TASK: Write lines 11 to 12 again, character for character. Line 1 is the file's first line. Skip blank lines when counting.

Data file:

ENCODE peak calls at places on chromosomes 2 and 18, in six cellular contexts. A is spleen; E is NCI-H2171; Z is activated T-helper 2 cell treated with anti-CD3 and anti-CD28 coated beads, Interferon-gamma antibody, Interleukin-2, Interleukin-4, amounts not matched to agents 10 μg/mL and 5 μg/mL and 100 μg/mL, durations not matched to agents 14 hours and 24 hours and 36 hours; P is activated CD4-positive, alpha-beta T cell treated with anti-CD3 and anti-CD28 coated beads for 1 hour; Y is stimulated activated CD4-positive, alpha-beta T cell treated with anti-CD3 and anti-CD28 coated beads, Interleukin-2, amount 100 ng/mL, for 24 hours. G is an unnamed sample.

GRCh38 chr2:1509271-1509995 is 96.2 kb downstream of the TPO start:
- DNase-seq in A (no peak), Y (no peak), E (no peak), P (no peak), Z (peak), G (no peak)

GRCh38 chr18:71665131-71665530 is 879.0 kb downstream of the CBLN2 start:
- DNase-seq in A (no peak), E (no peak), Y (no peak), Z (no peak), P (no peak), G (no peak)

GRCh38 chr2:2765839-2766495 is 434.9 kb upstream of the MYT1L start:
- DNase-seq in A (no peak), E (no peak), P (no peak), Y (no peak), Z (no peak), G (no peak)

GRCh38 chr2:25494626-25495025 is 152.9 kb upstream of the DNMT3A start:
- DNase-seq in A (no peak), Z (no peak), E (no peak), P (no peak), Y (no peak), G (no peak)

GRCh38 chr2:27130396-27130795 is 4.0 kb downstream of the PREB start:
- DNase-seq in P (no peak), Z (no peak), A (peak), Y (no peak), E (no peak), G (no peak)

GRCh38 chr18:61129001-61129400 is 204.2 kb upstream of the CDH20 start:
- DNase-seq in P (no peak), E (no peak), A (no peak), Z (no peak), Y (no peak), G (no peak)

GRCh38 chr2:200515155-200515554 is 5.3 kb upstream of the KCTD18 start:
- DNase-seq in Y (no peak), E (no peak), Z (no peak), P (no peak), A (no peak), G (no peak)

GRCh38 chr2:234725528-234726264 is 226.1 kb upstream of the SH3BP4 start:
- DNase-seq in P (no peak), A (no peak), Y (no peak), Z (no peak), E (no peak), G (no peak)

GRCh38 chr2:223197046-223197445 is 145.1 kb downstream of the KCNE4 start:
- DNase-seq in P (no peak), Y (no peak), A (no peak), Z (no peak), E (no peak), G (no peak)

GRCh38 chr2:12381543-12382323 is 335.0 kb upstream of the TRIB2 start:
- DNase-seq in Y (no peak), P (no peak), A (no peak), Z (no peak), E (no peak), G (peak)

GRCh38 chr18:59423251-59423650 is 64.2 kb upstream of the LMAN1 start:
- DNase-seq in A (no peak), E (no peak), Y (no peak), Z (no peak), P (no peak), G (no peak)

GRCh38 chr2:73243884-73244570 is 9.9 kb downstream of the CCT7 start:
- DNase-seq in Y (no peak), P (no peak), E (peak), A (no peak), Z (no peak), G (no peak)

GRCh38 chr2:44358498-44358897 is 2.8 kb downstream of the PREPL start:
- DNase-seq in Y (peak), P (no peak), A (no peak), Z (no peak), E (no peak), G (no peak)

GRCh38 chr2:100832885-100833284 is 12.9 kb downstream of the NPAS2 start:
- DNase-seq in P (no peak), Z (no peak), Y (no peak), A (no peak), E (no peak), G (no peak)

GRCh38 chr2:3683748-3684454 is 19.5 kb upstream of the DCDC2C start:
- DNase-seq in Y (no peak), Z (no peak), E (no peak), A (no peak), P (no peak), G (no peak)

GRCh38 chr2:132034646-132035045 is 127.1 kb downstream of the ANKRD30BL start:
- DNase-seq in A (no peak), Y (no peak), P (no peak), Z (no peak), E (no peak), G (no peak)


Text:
- DNase-seq in P (no peak), Z (no peak), A (peak), Y (no peak), E (no peak), G (no peak)

GRCh38 chr18:61129001-61129400 is 204.2 kb upstream of the CDH20 start: